Using webpack to build React components and their assets

I recently stumbled across an excellent talk by Nicolas Gallagher at dotCSS 2014 titled “Thinking beyond Scalable CSS” where he shed some light on how Twitter organise their UI components.

I found two slides interesting in particular:

I thought it might be interesting to apply a similar approach to organising React components with webpack.

Directory structure

I’ll use a fictional React application as an example:

├── components
│   ├── ui-App
│   │   ├── index.css
│   │   └── index.js
│   ├── ui-Avatar
│   │   ├── index.css
│   │   └── index.js
│   └── ui-Profile
│       ├── fonts
│       │   └── opensans-regular-webfont.woff
│       ├── images
│       │   └── icon-user.png
│       ├── index.css
│       └── index.js
└── styles
    ├── base.css
    └── theme.css

The idea here is to keep React components and their assets contained inside individual directories within components. The ui-App component can act as our top level that brings them all together.

Adjacent to that directory are styles that can apply to the whole application, agnostic of any components.

Using App as the entry point

When building applications with webpack you need to define one or more entry points so that it knows where to begin hunting for dependencies. Since it’s fairly common for React components to have a top level ‘controller’ component this seems a good place to start.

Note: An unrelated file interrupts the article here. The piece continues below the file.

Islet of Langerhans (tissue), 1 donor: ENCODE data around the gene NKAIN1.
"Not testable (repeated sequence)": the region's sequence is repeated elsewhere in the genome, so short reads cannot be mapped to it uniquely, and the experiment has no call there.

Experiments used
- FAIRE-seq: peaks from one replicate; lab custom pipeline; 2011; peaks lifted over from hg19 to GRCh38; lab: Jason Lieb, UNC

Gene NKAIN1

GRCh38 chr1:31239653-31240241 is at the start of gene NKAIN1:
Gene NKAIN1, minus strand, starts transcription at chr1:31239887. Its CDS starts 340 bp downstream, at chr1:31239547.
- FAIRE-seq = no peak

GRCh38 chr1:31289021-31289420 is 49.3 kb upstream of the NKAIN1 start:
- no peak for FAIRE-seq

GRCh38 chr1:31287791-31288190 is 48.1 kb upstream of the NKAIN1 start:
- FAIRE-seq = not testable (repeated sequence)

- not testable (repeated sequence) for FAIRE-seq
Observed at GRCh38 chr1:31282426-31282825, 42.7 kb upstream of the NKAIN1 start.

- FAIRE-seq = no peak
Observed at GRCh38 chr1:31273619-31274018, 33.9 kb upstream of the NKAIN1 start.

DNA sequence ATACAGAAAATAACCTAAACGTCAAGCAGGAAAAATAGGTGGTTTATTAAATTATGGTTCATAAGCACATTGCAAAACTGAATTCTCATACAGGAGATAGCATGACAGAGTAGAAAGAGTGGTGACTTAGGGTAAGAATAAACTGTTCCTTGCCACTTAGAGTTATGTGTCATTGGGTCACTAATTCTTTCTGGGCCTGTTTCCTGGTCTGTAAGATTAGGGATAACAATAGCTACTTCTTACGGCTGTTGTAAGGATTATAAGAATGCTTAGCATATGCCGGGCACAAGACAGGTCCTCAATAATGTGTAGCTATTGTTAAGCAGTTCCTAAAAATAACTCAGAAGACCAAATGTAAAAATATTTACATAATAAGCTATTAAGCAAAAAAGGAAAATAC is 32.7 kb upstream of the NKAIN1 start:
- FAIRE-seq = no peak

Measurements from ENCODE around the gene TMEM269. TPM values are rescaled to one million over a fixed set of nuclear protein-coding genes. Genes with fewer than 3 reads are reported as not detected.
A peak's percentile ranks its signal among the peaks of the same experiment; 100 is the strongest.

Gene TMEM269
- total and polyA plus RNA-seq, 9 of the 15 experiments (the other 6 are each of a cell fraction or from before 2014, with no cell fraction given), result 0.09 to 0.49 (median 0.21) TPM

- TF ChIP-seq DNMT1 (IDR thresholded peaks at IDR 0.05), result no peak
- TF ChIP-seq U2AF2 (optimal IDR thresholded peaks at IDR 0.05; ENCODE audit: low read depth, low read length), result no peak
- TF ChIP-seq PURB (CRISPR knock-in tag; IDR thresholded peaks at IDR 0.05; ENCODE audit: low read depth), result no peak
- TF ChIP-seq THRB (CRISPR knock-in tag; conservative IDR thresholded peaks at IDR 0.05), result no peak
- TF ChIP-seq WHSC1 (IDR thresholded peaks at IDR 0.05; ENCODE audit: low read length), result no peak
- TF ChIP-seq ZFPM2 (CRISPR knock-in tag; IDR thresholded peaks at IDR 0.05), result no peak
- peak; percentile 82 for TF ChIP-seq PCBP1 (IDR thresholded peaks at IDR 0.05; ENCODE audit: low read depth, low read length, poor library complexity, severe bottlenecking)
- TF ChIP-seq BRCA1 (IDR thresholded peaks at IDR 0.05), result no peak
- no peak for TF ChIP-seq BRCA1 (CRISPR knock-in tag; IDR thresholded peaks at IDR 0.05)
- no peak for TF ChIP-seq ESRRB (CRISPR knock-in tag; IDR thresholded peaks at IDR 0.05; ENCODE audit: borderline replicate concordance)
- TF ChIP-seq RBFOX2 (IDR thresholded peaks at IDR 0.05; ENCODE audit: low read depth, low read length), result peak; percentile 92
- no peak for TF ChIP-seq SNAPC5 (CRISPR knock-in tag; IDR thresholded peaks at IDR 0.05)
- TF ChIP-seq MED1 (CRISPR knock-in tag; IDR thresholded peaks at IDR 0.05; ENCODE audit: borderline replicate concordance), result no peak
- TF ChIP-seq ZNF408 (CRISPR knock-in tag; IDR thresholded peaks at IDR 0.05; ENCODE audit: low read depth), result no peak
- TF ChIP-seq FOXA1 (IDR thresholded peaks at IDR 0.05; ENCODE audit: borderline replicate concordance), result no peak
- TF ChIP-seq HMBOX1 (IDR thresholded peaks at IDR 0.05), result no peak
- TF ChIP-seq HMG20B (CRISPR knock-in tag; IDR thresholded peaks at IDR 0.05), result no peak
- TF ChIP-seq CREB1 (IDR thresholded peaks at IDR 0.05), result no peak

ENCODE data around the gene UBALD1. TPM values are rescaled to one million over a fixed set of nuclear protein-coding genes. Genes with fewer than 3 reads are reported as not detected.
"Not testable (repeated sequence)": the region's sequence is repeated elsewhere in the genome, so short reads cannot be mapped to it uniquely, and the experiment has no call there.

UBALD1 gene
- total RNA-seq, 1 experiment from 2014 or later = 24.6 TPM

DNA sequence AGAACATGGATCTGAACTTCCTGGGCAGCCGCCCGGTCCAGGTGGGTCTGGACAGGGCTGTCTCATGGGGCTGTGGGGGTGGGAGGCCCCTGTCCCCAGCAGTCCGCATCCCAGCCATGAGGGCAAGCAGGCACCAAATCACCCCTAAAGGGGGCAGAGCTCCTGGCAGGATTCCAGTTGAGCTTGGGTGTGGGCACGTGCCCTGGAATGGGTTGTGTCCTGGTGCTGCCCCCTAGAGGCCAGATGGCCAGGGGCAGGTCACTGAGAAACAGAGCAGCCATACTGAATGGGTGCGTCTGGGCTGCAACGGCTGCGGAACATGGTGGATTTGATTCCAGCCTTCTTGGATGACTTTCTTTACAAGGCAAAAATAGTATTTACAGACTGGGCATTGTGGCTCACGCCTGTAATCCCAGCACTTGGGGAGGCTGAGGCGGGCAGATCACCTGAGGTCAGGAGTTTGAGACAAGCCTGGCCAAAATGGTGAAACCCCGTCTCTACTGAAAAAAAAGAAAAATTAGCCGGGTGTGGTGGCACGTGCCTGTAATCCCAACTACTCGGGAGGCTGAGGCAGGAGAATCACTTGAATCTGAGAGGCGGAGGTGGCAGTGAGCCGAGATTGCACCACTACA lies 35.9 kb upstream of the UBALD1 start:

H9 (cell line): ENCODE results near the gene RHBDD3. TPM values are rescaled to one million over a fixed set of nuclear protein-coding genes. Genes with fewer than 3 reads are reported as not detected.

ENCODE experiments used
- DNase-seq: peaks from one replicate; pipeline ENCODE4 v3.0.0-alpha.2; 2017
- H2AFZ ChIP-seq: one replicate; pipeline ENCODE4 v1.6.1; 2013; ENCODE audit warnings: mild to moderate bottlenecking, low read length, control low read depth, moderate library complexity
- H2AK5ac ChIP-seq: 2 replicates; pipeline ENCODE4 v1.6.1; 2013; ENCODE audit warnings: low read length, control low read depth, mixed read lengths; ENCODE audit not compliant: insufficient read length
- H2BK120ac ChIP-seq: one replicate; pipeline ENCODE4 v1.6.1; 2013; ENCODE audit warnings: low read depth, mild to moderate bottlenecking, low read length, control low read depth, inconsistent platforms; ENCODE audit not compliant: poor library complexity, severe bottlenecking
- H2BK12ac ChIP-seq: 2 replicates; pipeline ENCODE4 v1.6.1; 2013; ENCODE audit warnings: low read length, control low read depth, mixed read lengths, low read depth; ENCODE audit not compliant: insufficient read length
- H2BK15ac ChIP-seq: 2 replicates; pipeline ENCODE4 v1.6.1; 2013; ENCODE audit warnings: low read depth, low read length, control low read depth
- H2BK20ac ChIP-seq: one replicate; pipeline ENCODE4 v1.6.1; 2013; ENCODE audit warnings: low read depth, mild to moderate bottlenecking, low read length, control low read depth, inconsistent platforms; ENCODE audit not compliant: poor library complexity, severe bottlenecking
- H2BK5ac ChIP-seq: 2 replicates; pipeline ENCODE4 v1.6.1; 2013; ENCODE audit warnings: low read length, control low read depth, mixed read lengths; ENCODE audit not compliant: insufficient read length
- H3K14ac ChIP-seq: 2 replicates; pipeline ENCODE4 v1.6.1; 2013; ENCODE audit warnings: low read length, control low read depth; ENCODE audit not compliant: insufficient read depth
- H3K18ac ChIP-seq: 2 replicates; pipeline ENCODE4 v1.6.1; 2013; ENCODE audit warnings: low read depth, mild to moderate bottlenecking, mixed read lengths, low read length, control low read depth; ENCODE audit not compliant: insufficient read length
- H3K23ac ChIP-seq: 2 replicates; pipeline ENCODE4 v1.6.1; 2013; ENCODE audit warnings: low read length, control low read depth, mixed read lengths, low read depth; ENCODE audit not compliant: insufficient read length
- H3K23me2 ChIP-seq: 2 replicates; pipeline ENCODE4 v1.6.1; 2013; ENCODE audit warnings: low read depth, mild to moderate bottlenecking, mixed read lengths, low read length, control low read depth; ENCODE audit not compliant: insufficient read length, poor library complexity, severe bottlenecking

ui-App/index.js

import './index.css';

import React from 'react';
import Profile from 'components/ui-Profile';

export default React.createClass({
  displayName: 'App',

  render() {
    return (
      <div className="App">
        <div className="App-item">
          <Profile user={this.props.userData}/>
        </div>
      </div>
    )
  }
});

It does nothing more than pull in a Profile component and then render it with some data. Note that a reference to the index.css is also included with the JS dependencies.

What’s interesting to note is that the Profile component will have also listed any dependencies (CSS, images etc) that it needs and with the help of webpack we can grab hold of those too and ensure they’re packaged up.

Configuring webpack

For everything to work smoothly we’ll need to tell webpack how to handle the various files it encounters. We can do this with loaders:

var ExtractTextPlugin = require('extract-text-webpack-plugin');

module.exports = {
  entry: {
    homepage: './src/components/ui-App/',
  },

  output: {
    path: './dist/',
    filename: 'app.js'
  },

  // Resolve the `./src` directory so we can avoid writing
  // ../../styles/base.css
  resolve: {
    modulesDirectories: ['node_modules', './src'],
    extensions: ['', '.js', '.jsx']
  },

  // Instruct webpack how to handle each file type that it might encounter
  module: {
    loaders:[
      { test: /\.js[x]?$/, exclude: /node_modules/, loader: 'babel-loader' },
      { test: /\.css$/, loader: ExtractTextPlugin.extract('style-loader', 'css-loader') },
      { test: /\.(png|jpg)$/, loader: 'file-loader?name=images/[name].[ext]' },
      { test: /\.woff$/, loader: 'file-loader?name=fonts/[name].[ext]' }
    ]
  },

  // This plugin moves all the CSS into a separate stylesheet
  plugins: [
    new ExtractTextPlugin('app.css')
  ]
};

The file loader is used to pick up binary assets and copy them to a relevant directory. The path to the asset is then returned so that they can be referenced from the CSS.

Loaders can be chained together to allow additional processing of assets, such as CSS preprocessors or image compression. In the above example we’re also using the ExtractTextPlugin to resolve the dependency graph for the CSS and output it into a separate file.

At this point if we try running the webpack command there should be a dist folder containing everything:

dist/
├── app.css
├── app.js
├── fonts
│   └── opensans-regular-webfont.woff
└── images